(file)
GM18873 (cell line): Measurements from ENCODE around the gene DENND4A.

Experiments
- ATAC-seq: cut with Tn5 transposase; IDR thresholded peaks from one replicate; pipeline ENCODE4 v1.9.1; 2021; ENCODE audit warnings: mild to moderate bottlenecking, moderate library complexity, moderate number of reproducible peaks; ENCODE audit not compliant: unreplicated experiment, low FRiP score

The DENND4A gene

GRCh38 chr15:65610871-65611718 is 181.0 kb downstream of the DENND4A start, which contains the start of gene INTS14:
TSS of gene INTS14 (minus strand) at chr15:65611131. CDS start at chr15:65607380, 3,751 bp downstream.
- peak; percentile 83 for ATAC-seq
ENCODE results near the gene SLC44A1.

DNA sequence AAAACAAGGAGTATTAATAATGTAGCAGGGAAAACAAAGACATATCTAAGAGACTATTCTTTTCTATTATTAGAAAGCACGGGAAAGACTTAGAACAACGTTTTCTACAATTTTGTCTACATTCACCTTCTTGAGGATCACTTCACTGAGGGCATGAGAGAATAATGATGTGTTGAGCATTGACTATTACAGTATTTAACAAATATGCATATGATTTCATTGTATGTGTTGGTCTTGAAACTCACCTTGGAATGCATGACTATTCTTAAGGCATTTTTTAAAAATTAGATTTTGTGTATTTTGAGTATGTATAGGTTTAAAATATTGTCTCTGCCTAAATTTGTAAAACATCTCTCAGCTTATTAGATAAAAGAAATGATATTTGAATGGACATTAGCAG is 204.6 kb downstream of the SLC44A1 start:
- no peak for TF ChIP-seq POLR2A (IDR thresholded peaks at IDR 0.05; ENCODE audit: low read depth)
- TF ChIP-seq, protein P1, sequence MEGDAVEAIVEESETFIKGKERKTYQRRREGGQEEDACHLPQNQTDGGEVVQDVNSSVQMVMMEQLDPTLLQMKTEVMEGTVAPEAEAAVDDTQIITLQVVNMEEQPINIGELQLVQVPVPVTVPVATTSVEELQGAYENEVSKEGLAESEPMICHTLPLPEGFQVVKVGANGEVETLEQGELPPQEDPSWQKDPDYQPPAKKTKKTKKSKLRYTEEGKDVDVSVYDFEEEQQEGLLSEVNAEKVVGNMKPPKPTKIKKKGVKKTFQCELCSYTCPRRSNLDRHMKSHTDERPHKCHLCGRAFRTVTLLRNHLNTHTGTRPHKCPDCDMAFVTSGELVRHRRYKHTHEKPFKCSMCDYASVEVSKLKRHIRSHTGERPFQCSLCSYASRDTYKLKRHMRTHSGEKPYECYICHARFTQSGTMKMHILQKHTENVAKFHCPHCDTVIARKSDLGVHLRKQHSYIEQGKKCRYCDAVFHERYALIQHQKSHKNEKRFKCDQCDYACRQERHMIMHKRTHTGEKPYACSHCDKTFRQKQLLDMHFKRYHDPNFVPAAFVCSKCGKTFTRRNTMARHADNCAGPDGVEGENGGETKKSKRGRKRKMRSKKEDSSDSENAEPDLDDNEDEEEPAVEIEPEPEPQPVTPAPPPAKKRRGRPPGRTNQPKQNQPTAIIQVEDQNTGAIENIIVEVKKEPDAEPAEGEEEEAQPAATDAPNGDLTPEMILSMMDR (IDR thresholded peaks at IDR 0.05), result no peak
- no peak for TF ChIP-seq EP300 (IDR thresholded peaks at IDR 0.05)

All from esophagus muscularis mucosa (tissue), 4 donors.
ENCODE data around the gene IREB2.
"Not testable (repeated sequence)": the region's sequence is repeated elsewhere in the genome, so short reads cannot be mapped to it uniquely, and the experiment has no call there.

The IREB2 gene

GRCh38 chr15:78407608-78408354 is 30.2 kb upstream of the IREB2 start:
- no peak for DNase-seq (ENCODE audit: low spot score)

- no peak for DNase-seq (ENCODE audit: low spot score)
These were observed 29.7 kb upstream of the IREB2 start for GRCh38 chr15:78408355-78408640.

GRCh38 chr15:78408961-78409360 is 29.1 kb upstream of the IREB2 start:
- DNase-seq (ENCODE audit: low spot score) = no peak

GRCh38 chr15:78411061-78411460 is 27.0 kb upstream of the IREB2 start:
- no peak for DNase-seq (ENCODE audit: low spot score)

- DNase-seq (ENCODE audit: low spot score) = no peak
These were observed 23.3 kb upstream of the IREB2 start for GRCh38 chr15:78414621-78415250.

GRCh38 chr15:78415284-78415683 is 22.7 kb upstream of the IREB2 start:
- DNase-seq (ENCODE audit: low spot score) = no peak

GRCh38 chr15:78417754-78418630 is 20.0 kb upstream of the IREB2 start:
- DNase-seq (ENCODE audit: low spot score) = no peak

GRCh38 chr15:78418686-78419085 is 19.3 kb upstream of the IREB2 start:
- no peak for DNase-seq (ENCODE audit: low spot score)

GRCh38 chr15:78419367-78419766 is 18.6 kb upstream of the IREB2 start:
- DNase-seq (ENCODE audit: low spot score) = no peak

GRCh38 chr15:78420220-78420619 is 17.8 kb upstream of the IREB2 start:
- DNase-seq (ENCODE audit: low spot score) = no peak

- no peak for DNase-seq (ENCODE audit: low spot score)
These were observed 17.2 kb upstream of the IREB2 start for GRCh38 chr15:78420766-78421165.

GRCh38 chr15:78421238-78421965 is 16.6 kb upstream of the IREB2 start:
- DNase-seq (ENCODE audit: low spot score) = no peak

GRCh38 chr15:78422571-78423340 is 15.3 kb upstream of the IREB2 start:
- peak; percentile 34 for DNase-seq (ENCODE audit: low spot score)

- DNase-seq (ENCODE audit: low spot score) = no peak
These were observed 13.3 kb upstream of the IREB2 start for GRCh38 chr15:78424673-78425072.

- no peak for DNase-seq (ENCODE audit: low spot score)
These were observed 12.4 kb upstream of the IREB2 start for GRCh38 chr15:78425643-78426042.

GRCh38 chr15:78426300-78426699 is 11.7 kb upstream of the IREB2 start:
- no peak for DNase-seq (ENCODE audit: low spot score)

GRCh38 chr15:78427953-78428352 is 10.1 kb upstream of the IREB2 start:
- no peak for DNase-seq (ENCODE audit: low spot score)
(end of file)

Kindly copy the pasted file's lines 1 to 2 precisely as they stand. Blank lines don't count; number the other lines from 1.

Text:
GM18873 (cell line): Measurements from ENCODE around the gene DENND4A.

Experiments